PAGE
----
More about the trains

October 19, 2006

Probably because I’ve had so much to do with them in my three weeks here, and because everything else in my life is conducted in English, and mostly with English-speaking non-Japanese, the train system has been my point of entry into Japanese culture.

It is impressive. The scale of the sub-way and above ground system is quite mind-boggling. When you then realise that it all works like clockwork it becomes even more impressive.

The train from Odaiba where I live which travels over Tokyo Bay and into the centre of the city runs on pneumatic tyres and is guided by a single track, which I think is electrified. There is no driver – it is either guided by computer or remotely, I don’t know. The carriages are single story and quite small, but trains appear every five minutes. These trains travel above ground, along one of the many flyovers that the Japanese have used to solve their traffic problems (and, I suspect, shovel money into construction companies, but that’s another story).

From Shiodome station in Tokyo I switch to the Oedo line for the journey to Roppongi. This involves travelling down a number of escalators, or lifts, and then some stairs, and then more stairs, to reach the underground. In contrast to stations in Sydney, these stations are finished in white and brightly lit. These trains have drivers, and the neatly-uniformed guards have a ritual way of seeing the train off – when I get my camera I’ll record footage of the guard at Shiodome station.

No matter where you are on either of these two lines, a disembodied voice is always talking to you – telling you when the train is coming, where it is going, the name of the next station on the route, the connecting lines at that station, etc., in Japanese and English. Then there is a Japanese only commentary which I think says ‘be careful when you get out’, but I can’t be sure.

The thing is, you are always receiving information. On the above-ground JR lines, a small video display above the doors shows you: the name of the next station; where you are along the train’s route; and whether there is any delay along the line, what is causing the delay, and the length of the delay.

The ticket machines are quite impressive. Again, they give information in Japanese and English. Buying a ticket is simply a matter of looking at the map of the system to find the station to which you want to journey, checking the fare to that place, pressing the corresponding box on the screen of the computer in front of you, and throwing multiple coins down a chute at once, after which you receive your ticket. These small computers make Cityrail’s clumsy mainframe-sized machines, of which there is often only one at each station, with their single buttons for each station, look ancient.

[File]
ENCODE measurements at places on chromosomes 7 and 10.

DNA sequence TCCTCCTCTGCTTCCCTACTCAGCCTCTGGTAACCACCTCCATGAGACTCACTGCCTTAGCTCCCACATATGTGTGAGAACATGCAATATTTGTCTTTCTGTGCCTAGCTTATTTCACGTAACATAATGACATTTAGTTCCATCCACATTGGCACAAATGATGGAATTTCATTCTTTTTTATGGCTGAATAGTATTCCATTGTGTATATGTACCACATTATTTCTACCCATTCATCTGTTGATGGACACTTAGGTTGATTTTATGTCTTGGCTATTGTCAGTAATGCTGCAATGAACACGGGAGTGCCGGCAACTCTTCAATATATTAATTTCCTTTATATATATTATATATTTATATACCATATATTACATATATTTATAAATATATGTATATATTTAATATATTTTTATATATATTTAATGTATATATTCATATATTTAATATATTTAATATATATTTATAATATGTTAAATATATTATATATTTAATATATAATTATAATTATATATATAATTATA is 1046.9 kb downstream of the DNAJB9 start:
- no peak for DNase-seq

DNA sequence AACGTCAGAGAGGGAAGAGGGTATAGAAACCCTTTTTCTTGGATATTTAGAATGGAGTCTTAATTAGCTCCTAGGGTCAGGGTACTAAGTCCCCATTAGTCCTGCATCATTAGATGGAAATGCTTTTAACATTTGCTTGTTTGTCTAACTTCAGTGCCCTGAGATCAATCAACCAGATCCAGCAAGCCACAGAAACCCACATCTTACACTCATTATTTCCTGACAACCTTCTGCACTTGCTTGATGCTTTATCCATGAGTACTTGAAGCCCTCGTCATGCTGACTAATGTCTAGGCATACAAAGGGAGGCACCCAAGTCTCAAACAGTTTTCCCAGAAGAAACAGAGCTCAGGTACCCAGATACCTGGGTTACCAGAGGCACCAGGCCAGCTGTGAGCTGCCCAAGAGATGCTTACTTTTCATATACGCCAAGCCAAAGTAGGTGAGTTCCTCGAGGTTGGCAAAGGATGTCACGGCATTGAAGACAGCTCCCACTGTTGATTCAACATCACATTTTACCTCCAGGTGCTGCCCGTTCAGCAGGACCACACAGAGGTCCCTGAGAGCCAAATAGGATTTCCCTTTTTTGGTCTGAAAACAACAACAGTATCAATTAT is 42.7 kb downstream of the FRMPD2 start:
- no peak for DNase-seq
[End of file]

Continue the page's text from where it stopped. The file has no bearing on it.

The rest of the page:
Buying a concession ticket involves a bit more admin. You have to go to an office selling monthly etc. tickets, fill out a form, have it stamped by an elderly lady etc. The Japanese appear to be great fans of administration. But it prevents the problem of grown adults buying children’s fares from Cityrail’s mainframes, as my jaded eyes have seen too many times in Sydney.

On the trains, the Japanese try to avoid eye contact – although a few of them can’t help sneaking the occasional glance at the sweaty Gaijin with the red bag and crew-cut trying to find somewhere inoffensive to look during the journey. Some will read, others will sleep (it’s not feigned sleep, either – a woman fell asleep next to me last night, in that nodding way that people always doze off on trains, and ended with her head on my right shoulder) while others engage in probably the most widespread Japanese activity that I have noticed so far – sending text messages, or looking at ‘bideo’, on a mobile phone. No-one answers their mobile phone on a train, that would be impolite, but they text like crazy. Walking, waiting at the lights, in cafes, they can be found writing and sending text messages.

Sometimes, when the ‘Yurikamome’ above-ground train is pulling in to Shidome station, I’ll catch site of a Shinkansen bullet train gliding slowly into or out of Shimbashi terminal. They are very elegant. I’ll try to catch one on footage – again, when I get my camera. My first contribution to Japan’s national debt will occur on 30 October, so I’ll try to post pictures a little while after that.


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